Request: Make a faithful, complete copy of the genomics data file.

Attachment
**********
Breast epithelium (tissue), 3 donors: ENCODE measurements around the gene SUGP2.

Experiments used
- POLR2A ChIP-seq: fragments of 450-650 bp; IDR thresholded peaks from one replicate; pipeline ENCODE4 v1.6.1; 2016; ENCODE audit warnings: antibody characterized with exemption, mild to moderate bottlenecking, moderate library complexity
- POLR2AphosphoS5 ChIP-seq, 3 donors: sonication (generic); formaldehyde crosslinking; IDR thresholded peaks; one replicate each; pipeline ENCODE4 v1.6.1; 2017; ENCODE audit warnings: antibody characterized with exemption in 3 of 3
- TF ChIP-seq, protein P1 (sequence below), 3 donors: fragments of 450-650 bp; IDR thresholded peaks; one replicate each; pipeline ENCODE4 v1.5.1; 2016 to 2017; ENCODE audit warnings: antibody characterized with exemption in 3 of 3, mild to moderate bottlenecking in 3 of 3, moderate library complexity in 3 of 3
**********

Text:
Breast epithelium (tissue), 3 donors: ENCODE measurements around the gene SUGP2.

Experiments used
- POLR2A ChIP-seq: fragments of 450-650 bp; IDR thresholded peaks from one replicate; pipeline ENCODE4 v1.6.1; 2016; ENCODE audit warnings: antibody characterized with exemption, mild to moderate bottlenecking, moderate library complexity
- POLR2AphosphoS5 ChIP-seq, 3 donors: sonication (generic); formaldehyde crosslinking; IDR thresholded peaks; one replicate each; pipeline ENCODE4 v1.6.1; 2017; ENCODE audit warnings: antibody characterized with exemption in 3 of 3
- TF ChIP-seq, protein P1 (sequence below), 3 donors: fragments of 450-650 bp; IDR thresholded peaks; one replicate each; pipeline ENCODE4 v1.5.1; 2016 to 2017; ENCODE audit warnings: antibody characterized with exemption in 3 of 3, mild to moderate bottlenecking in 3 of 3, moderate library complexity in 3 of 3